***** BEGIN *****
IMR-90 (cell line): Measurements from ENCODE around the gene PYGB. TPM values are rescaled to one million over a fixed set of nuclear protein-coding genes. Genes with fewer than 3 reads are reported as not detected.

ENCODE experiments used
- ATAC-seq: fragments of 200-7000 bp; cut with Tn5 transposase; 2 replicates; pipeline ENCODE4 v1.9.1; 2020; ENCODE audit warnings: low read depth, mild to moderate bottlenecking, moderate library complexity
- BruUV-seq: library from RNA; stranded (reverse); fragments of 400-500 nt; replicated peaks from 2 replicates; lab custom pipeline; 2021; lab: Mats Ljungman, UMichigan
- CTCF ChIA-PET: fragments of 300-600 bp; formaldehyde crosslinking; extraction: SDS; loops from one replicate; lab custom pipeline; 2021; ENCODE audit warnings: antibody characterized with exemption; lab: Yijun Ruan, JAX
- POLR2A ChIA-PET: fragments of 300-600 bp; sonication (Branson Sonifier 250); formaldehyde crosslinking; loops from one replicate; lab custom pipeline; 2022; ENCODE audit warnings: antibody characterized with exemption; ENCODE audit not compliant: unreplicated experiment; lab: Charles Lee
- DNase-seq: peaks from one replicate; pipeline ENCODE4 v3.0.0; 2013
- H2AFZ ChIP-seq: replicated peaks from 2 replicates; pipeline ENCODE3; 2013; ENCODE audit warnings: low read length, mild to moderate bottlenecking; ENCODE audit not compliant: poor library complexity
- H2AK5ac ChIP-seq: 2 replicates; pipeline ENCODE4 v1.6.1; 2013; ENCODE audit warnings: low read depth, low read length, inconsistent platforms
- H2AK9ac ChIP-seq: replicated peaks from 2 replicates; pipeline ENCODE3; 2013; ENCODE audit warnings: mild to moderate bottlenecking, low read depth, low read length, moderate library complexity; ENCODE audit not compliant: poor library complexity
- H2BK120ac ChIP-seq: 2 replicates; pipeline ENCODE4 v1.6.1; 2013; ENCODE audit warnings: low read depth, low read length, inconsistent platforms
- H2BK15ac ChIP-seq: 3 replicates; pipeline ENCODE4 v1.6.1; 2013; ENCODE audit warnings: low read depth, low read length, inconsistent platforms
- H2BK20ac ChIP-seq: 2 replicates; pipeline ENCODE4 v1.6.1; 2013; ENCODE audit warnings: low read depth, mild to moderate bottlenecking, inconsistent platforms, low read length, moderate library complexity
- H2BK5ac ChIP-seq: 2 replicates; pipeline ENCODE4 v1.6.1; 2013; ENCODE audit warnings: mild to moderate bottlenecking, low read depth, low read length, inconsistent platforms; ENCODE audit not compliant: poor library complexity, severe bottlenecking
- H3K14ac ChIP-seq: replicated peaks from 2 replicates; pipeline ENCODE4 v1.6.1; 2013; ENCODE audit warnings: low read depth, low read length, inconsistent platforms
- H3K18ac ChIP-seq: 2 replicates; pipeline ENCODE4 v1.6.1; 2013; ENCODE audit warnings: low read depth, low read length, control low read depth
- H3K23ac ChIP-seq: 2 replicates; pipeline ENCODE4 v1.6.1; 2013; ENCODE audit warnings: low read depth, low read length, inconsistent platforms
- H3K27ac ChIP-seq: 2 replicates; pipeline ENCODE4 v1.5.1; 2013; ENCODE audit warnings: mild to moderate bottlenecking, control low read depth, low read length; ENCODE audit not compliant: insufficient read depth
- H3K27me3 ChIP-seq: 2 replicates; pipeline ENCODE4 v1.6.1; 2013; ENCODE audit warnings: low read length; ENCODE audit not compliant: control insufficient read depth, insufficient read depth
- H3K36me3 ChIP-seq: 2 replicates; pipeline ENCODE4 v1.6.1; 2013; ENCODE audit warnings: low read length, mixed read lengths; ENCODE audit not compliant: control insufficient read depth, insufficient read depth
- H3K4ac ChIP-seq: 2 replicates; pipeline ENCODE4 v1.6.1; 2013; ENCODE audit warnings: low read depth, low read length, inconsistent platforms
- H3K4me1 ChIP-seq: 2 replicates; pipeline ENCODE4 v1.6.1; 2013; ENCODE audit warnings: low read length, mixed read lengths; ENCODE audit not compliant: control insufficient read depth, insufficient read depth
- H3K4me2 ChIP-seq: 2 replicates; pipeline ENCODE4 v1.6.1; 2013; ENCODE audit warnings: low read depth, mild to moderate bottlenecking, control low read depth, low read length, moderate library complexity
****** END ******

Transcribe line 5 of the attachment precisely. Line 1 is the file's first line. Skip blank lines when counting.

- CTCF ChIA-PET: fragments of 300-600 bp; formaldehyde crosslinking; extraction: SDS; loops from one replicate; lab custom pipeline; 2021; ENCODE audit warnings: antibody characterized with exemption; lab: Yijun Ruan, JAX